5. Flexible environment. Students have different sensory and physical needs in addition to academic needs. Even if you aren't ready to go full on flexible seating, you can still provide a flexible environment that differentiates to student needs. For example, students who are uncomfortable sitting on the rug can be allowed to bring over a chair during a mini lesson. Wiggle seat cushions can work wonders for fidgety students.You can even provide a cool down corner for students who get overwhelmed.

If you're interested in learning more about differentiated instruction, has an entire course on this topic called Using Differentiated Instruction in the Classroom. And as a little giveaway to our readers, if you like their resources you can use the promo code StudyComTeacherDiffPromo to get 20% off the first three months of their teacher plan!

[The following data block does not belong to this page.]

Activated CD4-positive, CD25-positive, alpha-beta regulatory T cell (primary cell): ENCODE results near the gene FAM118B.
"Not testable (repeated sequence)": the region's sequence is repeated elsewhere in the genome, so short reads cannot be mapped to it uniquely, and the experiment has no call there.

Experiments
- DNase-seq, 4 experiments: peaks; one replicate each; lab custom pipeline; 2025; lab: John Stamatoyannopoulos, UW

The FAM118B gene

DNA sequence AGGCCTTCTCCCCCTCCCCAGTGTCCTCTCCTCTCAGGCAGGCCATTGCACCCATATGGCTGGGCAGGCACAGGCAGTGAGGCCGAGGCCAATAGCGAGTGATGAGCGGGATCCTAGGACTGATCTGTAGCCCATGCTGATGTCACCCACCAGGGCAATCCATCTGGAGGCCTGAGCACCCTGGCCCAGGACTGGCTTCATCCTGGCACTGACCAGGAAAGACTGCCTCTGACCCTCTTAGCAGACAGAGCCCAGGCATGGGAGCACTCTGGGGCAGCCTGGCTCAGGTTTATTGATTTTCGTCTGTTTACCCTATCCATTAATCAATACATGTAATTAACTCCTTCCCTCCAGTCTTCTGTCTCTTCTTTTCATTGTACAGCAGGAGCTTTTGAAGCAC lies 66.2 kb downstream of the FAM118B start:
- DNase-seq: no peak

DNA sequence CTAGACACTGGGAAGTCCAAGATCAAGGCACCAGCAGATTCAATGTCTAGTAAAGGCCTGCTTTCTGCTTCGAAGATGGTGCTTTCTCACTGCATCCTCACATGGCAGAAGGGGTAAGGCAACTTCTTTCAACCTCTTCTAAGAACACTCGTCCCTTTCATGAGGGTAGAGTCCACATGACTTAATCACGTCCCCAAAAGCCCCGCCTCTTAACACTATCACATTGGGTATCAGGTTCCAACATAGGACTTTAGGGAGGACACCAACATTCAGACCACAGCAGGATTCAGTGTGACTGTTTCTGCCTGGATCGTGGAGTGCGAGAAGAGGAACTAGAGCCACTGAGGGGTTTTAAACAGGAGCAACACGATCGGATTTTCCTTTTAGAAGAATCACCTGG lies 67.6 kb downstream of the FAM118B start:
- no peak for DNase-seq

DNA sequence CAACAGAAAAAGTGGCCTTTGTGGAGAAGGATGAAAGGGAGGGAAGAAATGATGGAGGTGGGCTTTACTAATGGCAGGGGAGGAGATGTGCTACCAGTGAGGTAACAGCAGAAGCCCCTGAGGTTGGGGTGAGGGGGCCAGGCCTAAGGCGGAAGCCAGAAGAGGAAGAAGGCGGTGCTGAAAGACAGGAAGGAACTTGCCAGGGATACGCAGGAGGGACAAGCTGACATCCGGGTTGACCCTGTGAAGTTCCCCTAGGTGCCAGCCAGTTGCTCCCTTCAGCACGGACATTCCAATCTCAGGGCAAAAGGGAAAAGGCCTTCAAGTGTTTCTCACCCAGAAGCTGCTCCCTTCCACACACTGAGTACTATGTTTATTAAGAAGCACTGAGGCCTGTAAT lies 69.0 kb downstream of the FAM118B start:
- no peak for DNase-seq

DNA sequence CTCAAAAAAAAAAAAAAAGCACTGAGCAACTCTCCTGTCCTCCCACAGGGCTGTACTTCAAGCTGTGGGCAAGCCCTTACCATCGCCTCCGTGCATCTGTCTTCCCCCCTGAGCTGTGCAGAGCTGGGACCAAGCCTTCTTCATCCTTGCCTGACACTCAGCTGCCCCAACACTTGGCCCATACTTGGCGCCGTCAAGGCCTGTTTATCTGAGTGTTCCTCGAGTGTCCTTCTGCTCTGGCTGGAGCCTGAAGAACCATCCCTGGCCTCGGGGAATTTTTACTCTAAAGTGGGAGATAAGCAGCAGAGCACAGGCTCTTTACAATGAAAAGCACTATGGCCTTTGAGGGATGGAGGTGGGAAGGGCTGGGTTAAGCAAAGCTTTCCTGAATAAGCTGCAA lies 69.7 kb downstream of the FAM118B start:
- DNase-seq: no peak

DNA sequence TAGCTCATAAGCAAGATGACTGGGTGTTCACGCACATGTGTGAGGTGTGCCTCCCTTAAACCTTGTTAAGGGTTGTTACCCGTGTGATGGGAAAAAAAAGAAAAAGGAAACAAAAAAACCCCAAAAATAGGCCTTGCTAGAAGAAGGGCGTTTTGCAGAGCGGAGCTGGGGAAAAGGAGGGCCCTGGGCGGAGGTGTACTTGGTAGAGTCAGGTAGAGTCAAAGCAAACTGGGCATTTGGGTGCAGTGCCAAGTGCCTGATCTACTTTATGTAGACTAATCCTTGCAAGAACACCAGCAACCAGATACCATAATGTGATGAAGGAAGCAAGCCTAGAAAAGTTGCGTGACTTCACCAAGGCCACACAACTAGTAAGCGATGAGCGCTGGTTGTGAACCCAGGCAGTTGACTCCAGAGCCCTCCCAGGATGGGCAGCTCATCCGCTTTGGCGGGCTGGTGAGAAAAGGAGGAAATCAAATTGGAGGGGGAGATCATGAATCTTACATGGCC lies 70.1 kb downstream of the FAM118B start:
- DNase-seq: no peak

October Teacher Care Crate Unboxing

Find out exactly what comes in the October Teacher Care Crate in my unboxing video, and read below for more details on each item.

Autumn Bucket List: Designed by Jillian Starr of the The Starr Spangled Planner, this 5 x 7 bucket list is full of ways to take care of yourself and enjoy the season. {Retail Value: $8}

Fall Stickers: These stickers are a collaboration with Amanda Newsome of A Perfect Blend. The stickers are perfect for your planner or journal. {Retail Value: $4}

Knotted Headband: This knotted headband from Shabby Flowers is perfect for wearing to school! {Retail Value: $10}

Teach Candle: Made especially for Teacher Care Crate by Guideless Candle Company, this mini candle smells like coffee, cinnamon, and vanilla-- pure fall! {Retail Value: $5}

Vegan Leather Earrings: Handmade by me, these vegan leather earrings are super light and made with stainless steel findings. {Retail Value: $15}

Pumpkin Spice Latte Bath Bomb: This bath bomb from Plainly Simply looks just like a tiny pumpkin spice latte! {Retail Value: $6}

Pumpkin Pie Tea: This loose leaf tea from The Country Muffin is perfect for fall. I've included three tea bags for you to use to brew your tea, or you can use a tea strainer. {Retail Value: $4}